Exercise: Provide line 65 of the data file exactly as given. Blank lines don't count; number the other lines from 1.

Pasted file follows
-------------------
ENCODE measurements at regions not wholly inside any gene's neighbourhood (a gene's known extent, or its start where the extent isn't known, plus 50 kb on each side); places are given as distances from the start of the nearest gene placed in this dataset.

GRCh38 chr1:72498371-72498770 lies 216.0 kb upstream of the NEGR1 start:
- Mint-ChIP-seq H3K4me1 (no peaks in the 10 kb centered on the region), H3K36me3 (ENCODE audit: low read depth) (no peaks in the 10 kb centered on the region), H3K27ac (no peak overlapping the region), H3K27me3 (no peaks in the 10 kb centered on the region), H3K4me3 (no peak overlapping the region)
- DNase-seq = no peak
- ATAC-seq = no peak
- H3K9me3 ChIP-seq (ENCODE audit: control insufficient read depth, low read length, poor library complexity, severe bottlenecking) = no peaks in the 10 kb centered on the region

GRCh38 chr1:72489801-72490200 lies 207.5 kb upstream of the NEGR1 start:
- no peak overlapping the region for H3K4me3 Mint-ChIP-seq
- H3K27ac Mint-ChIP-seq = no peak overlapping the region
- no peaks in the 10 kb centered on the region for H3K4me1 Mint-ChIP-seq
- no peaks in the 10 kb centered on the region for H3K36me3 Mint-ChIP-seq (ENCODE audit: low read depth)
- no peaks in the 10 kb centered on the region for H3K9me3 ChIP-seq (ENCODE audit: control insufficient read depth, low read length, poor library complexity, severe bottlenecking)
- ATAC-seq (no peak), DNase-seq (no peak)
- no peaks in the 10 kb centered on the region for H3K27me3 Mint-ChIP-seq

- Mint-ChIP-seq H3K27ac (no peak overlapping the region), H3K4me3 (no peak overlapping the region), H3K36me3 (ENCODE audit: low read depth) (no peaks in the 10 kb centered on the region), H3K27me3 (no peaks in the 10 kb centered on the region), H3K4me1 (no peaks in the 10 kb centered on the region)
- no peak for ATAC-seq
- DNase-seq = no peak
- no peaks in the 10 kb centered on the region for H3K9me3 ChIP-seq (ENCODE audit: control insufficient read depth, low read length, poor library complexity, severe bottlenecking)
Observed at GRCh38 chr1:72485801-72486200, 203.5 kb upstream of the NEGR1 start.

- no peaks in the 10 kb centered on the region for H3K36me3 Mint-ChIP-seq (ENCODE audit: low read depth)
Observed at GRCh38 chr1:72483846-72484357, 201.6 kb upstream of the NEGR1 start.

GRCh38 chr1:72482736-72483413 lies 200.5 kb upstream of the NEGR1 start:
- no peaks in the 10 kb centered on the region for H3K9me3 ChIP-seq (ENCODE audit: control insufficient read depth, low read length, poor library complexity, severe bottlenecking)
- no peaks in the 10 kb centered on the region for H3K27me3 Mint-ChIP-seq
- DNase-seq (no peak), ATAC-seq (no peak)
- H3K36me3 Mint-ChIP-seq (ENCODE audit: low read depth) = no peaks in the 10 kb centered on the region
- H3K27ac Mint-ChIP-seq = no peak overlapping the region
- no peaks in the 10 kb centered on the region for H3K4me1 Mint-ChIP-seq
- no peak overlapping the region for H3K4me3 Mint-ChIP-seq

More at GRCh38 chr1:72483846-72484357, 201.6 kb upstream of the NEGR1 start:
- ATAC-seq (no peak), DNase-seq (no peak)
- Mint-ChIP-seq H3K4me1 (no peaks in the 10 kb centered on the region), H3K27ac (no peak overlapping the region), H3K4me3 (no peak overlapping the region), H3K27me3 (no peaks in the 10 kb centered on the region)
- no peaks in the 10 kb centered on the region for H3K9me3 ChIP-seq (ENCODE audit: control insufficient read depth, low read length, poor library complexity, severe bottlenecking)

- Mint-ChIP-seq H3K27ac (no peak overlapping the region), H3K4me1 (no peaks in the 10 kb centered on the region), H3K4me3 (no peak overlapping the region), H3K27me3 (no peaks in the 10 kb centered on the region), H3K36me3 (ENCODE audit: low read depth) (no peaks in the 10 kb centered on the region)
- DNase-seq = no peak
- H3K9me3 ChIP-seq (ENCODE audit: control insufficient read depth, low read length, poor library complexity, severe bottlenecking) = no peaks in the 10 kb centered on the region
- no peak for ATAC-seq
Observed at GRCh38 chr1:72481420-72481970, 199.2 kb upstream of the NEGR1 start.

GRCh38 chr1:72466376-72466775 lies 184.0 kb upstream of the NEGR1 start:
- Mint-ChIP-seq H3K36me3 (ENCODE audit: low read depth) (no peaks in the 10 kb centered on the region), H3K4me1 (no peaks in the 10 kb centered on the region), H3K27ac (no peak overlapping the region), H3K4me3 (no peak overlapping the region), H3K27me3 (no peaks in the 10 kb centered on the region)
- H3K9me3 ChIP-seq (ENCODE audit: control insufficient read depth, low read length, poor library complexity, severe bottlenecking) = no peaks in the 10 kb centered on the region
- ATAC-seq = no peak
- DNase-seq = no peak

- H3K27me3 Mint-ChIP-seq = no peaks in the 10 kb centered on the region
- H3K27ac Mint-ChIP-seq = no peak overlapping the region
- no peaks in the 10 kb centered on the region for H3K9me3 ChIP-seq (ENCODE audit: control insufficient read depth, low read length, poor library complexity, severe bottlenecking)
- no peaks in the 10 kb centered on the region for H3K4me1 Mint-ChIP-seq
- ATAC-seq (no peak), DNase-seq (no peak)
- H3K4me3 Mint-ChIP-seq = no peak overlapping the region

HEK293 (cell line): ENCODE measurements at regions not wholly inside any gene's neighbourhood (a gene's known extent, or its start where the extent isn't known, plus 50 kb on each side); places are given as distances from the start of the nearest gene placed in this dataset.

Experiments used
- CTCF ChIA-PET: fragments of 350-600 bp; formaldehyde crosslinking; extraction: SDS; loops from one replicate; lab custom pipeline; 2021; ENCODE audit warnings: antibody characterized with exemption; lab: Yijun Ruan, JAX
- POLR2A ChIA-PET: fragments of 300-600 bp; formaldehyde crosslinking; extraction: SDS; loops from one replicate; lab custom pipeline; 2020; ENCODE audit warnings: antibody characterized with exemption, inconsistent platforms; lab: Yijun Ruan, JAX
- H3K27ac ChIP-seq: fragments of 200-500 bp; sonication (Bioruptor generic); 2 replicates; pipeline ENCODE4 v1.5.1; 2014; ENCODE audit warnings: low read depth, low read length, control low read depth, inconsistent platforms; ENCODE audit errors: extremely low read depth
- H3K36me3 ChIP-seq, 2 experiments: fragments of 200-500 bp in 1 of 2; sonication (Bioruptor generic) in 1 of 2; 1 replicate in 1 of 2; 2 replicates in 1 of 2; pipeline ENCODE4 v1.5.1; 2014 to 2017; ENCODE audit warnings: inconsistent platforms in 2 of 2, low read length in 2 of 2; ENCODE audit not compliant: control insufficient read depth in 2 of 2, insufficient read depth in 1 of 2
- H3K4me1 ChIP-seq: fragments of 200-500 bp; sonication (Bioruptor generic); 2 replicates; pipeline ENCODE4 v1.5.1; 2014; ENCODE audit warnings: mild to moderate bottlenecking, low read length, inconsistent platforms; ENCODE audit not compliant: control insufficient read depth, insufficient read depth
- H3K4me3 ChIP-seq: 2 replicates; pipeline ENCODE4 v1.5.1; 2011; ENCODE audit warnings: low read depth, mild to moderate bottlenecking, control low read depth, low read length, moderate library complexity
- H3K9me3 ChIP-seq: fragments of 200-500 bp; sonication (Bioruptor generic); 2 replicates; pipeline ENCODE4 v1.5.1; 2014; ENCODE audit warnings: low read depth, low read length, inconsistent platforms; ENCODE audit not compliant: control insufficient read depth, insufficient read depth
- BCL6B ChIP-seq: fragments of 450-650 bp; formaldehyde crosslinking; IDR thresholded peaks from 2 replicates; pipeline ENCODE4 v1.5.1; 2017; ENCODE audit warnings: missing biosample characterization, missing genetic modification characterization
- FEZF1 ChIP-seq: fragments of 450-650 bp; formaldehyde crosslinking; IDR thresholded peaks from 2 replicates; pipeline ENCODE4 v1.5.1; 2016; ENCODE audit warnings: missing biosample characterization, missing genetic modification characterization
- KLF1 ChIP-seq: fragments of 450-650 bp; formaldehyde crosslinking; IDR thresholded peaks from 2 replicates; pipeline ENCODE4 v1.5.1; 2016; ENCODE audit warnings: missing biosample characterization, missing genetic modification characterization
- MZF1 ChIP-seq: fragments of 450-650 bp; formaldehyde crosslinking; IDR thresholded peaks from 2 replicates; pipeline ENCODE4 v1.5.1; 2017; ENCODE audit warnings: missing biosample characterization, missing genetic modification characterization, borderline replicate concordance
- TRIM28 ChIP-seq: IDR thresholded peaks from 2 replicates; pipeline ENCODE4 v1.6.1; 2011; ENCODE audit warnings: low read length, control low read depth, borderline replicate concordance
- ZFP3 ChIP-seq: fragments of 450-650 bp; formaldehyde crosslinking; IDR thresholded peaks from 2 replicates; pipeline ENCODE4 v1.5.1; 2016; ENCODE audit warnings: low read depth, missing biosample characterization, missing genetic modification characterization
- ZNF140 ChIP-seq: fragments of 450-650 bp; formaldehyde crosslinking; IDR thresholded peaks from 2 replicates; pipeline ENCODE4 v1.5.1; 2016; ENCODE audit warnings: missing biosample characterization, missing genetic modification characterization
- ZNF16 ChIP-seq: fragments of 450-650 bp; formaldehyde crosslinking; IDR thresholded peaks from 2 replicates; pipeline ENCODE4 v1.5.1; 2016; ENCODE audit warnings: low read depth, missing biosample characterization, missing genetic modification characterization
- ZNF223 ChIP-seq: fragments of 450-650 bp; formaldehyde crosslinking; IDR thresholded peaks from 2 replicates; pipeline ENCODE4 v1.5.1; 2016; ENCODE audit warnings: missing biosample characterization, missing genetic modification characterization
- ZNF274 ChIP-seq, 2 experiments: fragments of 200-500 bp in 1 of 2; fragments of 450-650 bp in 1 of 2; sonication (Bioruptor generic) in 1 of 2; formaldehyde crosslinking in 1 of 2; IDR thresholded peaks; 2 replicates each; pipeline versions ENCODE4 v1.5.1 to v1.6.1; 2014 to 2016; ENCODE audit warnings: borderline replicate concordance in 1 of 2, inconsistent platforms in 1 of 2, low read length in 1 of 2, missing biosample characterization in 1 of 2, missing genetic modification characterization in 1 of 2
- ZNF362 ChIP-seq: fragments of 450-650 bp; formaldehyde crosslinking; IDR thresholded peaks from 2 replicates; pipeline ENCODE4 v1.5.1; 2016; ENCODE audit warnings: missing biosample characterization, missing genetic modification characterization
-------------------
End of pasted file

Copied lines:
- ZNF140 ChIP-seq: fragments of 450-650 bp; formaldehyde crosslinking; IDR thresholded peaks from 2 replicates; pipeline ENCODE4 v1.5.1; 2016; ENCODE audit warnings: missing biosample characterization, missing genetic modification characterization